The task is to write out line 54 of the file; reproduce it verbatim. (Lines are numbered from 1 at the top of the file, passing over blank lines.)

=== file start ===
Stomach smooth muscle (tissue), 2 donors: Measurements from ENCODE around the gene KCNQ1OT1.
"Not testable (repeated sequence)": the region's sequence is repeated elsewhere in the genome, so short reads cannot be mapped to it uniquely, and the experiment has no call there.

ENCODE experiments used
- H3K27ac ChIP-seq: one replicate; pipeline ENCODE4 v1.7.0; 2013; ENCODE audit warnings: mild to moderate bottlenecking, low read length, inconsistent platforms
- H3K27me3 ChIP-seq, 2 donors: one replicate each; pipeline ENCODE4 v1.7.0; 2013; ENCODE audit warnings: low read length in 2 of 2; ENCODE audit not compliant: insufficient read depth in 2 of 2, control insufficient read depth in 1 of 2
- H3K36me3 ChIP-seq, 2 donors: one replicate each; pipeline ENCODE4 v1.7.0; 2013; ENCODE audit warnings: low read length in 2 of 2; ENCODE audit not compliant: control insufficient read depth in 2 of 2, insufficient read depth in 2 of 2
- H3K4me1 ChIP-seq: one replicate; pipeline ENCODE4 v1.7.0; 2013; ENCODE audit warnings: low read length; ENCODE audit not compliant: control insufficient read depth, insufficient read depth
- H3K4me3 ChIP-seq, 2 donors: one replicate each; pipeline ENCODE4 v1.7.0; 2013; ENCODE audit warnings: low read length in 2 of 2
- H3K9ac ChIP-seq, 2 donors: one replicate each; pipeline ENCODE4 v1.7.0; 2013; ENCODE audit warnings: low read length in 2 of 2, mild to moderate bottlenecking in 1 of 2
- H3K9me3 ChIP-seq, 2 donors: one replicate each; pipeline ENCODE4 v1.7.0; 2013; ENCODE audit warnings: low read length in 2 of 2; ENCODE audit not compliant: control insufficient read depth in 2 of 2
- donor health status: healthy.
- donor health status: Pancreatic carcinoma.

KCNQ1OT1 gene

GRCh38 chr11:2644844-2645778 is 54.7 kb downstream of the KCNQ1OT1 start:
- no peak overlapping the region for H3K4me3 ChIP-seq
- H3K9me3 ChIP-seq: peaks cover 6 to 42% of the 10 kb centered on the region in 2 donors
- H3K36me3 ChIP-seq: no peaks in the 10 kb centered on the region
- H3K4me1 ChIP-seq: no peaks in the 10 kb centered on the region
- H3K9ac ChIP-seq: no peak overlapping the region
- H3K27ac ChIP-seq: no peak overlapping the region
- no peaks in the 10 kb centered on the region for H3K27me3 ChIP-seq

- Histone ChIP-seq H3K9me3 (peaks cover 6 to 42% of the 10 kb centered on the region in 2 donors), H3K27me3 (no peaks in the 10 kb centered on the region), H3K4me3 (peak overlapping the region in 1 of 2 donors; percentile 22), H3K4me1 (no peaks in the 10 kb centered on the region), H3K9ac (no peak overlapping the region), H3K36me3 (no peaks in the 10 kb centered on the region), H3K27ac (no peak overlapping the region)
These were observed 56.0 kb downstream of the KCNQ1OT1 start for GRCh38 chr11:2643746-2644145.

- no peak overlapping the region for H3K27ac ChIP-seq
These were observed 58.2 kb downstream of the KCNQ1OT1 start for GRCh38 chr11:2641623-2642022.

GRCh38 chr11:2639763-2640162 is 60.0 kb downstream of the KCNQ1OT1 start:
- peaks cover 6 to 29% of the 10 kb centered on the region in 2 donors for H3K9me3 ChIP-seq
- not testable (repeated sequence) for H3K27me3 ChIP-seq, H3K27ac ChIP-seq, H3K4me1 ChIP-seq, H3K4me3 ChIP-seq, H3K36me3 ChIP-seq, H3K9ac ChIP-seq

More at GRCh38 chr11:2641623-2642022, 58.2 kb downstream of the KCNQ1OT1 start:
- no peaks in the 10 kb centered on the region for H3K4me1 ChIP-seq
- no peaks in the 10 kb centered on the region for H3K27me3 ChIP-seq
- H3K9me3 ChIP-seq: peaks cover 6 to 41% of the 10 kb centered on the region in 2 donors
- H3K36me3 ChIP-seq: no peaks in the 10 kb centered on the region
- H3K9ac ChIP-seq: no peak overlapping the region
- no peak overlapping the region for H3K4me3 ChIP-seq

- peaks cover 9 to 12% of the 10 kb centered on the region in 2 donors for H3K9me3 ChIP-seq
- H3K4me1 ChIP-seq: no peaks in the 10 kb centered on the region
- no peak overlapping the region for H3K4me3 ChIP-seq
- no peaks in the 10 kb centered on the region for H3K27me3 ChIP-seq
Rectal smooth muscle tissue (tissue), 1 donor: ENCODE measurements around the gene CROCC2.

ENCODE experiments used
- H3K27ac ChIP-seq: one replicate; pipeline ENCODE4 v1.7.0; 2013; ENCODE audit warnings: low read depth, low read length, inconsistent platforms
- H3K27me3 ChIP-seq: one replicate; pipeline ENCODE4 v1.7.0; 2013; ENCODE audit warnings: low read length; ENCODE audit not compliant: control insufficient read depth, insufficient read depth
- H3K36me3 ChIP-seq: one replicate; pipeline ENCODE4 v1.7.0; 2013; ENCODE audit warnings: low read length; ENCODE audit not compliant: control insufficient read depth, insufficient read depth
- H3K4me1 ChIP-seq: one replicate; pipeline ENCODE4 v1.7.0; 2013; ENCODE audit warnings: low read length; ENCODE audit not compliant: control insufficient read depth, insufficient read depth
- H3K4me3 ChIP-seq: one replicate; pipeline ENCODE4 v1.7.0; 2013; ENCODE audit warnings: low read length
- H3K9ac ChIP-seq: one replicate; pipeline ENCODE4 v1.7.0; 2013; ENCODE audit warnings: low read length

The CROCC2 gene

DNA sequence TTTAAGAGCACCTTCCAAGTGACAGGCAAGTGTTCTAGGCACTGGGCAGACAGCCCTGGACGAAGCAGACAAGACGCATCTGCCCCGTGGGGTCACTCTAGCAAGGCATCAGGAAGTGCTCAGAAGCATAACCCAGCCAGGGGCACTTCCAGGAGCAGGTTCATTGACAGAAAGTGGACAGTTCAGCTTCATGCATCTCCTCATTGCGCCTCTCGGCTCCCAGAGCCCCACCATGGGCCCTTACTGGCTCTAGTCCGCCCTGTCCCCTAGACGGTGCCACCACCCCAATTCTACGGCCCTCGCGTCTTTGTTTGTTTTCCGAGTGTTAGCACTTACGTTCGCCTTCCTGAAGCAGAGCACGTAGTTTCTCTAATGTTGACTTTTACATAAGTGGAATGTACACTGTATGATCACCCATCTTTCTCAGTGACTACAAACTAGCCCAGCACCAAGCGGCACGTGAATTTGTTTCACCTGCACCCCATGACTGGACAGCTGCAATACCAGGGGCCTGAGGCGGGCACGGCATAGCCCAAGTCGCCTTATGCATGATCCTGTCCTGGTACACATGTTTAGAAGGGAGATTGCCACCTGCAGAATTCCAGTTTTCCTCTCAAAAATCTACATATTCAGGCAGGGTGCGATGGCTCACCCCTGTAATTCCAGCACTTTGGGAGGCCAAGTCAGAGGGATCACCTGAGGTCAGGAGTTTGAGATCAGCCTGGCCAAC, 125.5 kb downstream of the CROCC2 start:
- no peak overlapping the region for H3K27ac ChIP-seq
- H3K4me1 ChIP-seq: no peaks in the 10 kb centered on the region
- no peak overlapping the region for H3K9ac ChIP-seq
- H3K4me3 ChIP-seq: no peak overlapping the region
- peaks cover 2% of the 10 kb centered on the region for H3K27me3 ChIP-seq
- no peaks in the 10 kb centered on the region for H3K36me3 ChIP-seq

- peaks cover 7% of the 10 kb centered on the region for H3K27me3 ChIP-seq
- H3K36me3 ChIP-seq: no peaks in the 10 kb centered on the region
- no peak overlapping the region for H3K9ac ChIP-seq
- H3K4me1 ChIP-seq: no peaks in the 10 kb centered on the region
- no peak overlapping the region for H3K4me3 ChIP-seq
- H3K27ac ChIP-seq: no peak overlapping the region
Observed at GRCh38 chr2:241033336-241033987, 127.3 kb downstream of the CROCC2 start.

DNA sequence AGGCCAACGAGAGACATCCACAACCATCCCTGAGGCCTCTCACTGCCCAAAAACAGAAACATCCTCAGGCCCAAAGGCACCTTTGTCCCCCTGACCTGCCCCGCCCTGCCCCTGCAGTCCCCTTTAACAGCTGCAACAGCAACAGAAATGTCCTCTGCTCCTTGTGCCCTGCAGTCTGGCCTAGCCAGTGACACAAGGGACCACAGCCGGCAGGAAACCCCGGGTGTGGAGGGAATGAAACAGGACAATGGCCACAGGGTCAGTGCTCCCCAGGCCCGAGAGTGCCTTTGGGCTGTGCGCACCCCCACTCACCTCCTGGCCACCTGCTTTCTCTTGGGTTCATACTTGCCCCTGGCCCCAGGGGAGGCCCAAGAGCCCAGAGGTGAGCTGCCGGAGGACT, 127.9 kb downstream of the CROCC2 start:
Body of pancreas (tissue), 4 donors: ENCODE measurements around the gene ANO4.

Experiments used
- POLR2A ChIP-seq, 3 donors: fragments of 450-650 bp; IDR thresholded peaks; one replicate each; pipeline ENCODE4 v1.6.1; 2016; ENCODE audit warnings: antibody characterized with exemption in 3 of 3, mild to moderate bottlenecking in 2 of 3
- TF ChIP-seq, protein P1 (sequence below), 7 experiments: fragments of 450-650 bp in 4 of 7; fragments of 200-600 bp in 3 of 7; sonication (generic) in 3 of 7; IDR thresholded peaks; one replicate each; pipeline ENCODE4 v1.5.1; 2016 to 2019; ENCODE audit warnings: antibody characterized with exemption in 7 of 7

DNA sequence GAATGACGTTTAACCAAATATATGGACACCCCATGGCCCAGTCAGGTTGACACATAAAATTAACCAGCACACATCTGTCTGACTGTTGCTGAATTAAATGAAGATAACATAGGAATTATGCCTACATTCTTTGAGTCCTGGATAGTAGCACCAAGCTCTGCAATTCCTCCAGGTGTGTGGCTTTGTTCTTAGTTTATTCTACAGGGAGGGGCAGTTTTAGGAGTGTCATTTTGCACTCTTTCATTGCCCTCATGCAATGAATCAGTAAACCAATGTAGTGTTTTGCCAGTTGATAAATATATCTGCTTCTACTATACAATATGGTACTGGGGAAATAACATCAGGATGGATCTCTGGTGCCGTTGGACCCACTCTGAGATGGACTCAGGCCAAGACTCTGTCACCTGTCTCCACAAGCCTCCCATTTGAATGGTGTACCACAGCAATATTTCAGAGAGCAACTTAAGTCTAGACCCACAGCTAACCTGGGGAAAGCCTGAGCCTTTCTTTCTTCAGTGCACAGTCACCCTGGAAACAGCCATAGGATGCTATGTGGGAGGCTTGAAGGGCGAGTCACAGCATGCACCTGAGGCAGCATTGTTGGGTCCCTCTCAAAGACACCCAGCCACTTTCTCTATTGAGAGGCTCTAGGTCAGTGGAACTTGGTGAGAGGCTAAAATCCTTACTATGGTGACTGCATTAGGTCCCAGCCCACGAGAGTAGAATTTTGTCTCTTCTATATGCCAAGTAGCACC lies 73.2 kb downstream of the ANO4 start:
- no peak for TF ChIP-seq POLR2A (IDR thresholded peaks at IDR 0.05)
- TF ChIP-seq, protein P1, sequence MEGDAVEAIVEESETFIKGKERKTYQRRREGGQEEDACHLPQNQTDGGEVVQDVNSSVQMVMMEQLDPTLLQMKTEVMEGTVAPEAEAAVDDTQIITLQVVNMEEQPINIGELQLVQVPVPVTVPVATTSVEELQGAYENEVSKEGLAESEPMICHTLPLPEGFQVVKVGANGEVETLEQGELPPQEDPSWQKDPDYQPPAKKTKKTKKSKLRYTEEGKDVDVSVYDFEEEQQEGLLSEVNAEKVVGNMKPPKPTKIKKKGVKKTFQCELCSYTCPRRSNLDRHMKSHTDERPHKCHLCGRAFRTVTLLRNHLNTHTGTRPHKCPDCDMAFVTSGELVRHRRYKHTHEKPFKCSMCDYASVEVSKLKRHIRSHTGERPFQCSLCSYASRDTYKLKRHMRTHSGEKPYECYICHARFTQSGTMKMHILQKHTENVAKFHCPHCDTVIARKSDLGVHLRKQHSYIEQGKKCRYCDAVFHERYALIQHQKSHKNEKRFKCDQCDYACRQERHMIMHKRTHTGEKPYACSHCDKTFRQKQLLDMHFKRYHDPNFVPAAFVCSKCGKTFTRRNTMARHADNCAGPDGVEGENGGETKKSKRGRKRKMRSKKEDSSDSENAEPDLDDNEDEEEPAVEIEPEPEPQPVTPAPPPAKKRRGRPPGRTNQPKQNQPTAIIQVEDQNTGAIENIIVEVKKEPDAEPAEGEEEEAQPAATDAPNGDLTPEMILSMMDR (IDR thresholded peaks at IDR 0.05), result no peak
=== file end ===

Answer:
- peaks cover 2% of the 10 kb centered on the region for H3K27me3 ChIP-seq